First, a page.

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Lying

ViestiKirjoittaja Annukka » 24.06.2014 08:52

Lying

One Shabbat, the rabbi told his congregation: “Next week, my sermon will be all about the sin of lying. To help you understand it better, I would like you all to read Leviticus chapter 28 before next week.”

The following Shabbat, at the start of his sermon, the rabbi asked the congregation: “How many of you have read Leviticus 28?” Almost every hand in the room went up.

The rabbi smiled and said, “Leviticus has only 27 chapters. I will now proceed with my sermon on the subject of lying.”
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Annukka
 
Viestit: 3288
Liittynyt: 24.11.2013 21:34

Strangers on a Train in Germany

ViestiKirjoittaja Annukka » 24.06.2014 20:34

Strangers on a Train in Germany

Who was this kippah-clad, non-Jewish looking German sitting across from me?
by Burton Caine

Frankfurt, Germany is closed down on Christmas, and I took the opportunity to visit Heidelberg, an hour away by rail. I walked through the train looking for a window seat where, guidebooks in hand, I could follow all the storied towns along the way. My eyes fell upon a young man wearing a black skullcap. An Orthodox Jew, I thought. Despite the pallid face of a yeshiva bocher, and the yarmulke clasped to his hair in traditional style, there was something troubling about the identification.

“Funny, you don't look Jewish.” The punch line from a joke about Chinese Hebrews tickled my mind. The face looked German and the hair in careful, casual wisps gently falling over the forehead suggested mod or punk rock.

But it was worth a try. I sat down facing the lad, who now looked as if he were in his early 20s. I don't know what made me so bold, but I started up immediately, and in Hebrew, “Ata Yehudi?'' (“Are you a Jew?'')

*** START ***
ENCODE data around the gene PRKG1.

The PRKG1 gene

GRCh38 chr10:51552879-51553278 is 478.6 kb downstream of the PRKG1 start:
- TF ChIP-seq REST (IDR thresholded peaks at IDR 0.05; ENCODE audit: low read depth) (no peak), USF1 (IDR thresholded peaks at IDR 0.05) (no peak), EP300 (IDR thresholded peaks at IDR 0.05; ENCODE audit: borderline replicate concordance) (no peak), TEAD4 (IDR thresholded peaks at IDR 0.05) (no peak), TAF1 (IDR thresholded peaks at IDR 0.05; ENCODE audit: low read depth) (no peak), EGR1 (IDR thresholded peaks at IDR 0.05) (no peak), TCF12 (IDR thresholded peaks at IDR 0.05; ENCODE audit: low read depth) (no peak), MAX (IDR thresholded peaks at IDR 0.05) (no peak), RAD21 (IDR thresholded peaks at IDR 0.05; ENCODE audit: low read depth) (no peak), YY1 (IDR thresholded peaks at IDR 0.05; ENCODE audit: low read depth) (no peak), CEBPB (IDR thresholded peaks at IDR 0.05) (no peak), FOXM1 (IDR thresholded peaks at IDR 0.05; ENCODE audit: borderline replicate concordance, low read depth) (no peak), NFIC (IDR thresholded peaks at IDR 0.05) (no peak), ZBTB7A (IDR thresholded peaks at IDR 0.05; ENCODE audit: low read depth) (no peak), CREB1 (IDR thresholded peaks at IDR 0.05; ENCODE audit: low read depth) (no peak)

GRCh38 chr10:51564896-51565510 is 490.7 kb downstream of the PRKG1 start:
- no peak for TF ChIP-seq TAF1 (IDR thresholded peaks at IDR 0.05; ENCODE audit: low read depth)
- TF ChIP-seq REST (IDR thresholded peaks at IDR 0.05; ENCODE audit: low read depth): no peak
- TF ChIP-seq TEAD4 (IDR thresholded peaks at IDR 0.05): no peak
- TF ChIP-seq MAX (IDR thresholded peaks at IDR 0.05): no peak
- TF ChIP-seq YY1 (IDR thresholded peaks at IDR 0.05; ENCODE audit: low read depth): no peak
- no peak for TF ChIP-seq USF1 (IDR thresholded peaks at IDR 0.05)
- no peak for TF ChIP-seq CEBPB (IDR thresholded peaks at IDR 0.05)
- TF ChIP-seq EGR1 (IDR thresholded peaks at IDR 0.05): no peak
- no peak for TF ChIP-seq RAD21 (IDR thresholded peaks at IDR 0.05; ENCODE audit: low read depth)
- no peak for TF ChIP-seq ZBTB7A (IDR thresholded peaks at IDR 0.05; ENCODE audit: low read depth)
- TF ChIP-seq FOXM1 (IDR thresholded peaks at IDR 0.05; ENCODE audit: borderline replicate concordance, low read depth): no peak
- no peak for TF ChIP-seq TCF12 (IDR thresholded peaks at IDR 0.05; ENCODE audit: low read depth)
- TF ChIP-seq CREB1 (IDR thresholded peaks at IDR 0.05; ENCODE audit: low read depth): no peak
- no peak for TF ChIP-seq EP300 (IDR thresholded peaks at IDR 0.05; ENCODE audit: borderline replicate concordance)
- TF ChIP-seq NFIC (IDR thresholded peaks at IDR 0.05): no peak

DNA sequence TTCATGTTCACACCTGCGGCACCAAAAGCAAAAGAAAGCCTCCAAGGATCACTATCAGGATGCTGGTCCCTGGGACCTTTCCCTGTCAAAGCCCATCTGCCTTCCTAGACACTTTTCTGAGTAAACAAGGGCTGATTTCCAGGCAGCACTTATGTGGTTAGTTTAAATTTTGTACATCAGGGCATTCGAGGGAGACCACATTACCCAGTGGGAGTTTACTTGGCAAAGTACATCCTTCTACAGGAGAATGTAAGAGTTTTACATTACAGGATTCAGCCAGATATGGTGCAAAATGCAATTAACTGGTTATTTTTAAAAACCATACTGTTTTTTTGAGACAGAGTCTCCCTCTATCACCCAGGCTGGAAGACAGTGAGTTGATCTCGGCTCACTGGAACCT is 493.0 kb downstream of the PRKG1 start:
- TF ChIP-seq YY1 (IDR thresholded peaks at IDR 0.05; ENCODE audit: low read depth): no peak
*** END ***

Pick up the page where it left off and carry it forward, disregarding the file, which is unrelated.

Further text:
“Kehn, ve-ata?'' (“Yes, and you?'')

We established contact immediately. And a good thing, too, because he was getting off at Darmstadt, the first stop. I felt an urgent need to extract information. After visits to Bergen-Belsen and Buchenwald, I had to know what another Jew was doing in this land drenched with the blood of 6 million Jews.

“That's a serious question,'' the young man sighed deeply. “When I finish at the university in two years, I will have to decide whether I can continue to live in this country.''

He was born in Germany and had lived there all his life except for two years of study in Israel. He was living in West Berlin and working for a degree in sociology.

Yes, he acknowledged, opportunities for intense study in Bible, Talmud, and Hebrew are meager in West Berlin - none at the university. But he manages, he smiled, pointing to a sacred text he was carrying.

I needed to know more, and time was almost up. I felt inept and frustrated, unable to ask the right question.